Even longtime New Yorkers love the sight of the city’s celebrated, ever-changing skyline. A true superstar, Manhattan’s picture-perfect panorama looks good from any angle and never gets old. But it’s at its most memorable when ogled from a table for two (or three or four) with a view. What you see out the windows of these restaurants is most definitely swoon-worthy.
New York proffers just one revolving restaurant with a 360-degree vista, and it’s such a landmark that its name is simply The View Restaurant & Lounge.
From a bird’s-eye perch 48 stories above the Great White Way, The View’s swank circular dining room presents thrilling scenes at every turn: its electric Times Square surroundings, Central Park, the Hudson River and the shores of northern New Jersey. Menu options are as plentiful as photo ops: a three-course prix fixe of seasonal American classics, Sunday brunch or deluxe buffet that includes dessert. The View rotates one complete revolution hourly. You may consider it a complete revelation. New York Marriott Marquis hotel, 1535 Broadway, New York; 212.704.8900
Since unfurling in 1934 in the new Rockefeller Center atop the skyscraper also known as 30 Rock, the Rainbow Room has become synonymous with Art Deco glamour.
Now a designated New York City landmark, the recently restored Rainbow Room finesses Manhattan’s most majestic—and altitudinous—Sunday brunch, with live musicians and deluxe dishes like lobster Benedict. Its views command 270 degrees of the Apple: uptown, downtown and east. The Rainbow Room’s weeknight cocktail lounge, Bar SixtyFive, looks up, down and west. You, meanwhile, won’t be able to look away. 30 Rockefeller Plz., New York; 212.632.5000
Down at sea level, the Rockefeller Center Rink and towering Christmas Tree, which is lit Nov. 30, frame a beloved scene of comfort and joy. Diners at The Sea Grill savor a rinkside view of this seasonal spectacle from a sleek, glass-walled dining room. The splendid kitchen crew treats ultra-fresh fish and seafood with reverence, creating not just impeccable grilled dishes but a raw bar, sushi, scampi, bouillabaisse, paella and, if you must, filet mignon. Prix fixe menus, including one for sophisticated small fry, are prize catches for frugal fish fanciers. 19 W. 49th St., New York; 212.332.7610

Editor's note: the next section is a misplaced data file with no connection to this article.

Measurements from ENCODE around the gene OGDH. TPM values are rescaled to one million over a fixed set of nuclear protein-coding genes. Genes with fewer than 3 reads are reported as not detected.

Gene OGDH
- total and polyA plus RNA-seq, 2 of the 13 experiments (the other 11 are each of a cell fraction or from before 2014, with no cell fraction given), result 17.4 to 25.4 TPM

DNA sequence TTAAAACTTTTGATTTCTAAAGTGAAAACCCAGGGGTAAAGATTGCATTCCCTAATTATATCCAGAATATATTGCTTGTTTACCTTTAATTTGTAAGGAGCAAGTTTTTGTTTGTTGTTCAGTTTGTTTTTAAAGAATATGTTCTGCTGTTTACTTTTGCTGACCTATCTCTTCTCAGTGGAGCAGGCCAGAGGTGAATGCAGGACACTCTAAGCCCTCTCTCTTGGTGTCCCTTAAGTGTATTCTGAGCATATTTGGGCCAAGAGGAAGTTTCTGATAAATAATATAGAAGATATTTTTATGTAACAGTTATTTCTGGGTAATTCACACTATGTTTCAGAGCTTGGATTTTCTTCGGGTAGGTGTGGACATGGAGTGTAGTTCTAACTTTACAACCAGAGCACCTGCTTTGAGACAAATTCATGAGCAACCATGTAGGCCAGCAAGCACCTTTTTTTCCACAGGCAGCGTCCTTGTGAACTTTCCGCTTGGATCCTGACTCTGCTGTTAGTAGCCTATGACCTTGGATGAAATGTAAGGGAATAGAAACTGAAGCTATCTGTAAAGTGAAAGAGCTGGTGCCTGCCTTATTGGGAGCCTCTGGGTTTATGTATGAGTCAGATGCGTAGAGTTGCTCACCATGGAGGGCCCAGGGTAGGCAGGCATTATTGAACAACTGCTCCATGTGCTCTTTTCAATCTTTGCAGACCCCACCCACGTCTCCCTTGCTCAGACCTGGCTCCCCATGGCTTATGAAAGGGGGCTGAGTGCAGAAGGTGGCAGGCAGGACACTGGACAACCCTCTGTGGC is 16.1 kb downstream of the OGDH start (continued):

At the top of the Museum of Arts & Design in a building with a glazed terra-cotta and fitted-glass facade, Robert is as stylish as the scene it beholds.
The art-filled restaurant lords it over Columbus Circle, the monument-laden southwestern corner of Central Park, which is framed like a painting by West 59th Street, Broadway and Central Park West. Robert’s Portuguese chef Luisa Fernandes, a champion of Food Network’s “Chopped,” serves her captivatingly earthy dishes at lunch, dinner, happy hour and weekend brunch, often with live jazz on tap. Your senses will rejoice. 2 Columbus Cir., New York; 212.299.7730
A stirring cinematic setting beside the Brooklyn Bridge is one reason why The River Café has remained a romantic dining destination for 39 years.
Its breathtaking views (ideal for selfies) command the East River, Manhattan's and Brooklyn’s skylines, the Freedom Tower and the Statue of Liberty … for starters. Yet The River Café’s kitchen is equally glorious. Foodies consider this riverside patch of Kings County the birthplace of modern American cuisine and the culinary cradle where influential chefs such as Larry Forgione, David Burke and Charlie Palmer were launched. The River Café works hard to maintain its legend, furnishing sumptuous prix fixe menus for brunch, lunch and dinner and an à la carte breakfast. The inconspicuous wait staff are happy to assist eager gents on bended knee with ring in hand. 1 Water St., Brooklyn, New York; 718.522.5200
It’s fitting that the restaurant founded by the NBA’s supernova occupies an equally stellar setting.
Michael Jordan’s The Steak House N.Y.C. inhabits a semiprivate alcove within New York’s treasured Grand Central Terminal. Overhead is the celebrated fresco of the constellations, and below is a mesmerizing urban ballet, including a recent wedding proposal that took place on that main concourse, in viewing distance of the restaurant. It’s also fitting that the restaurant over-delivers the way Michael did. It’s one of New York’s great steak houses, serving delectable dry-aged beef, luscious local seafood, NBA-tall layer cake and a notable wine list, all which is a slam dunk for diners. Grand Central Terminal, Vanderbilt Ave. at E. 42nd St., New York; 212.655.2300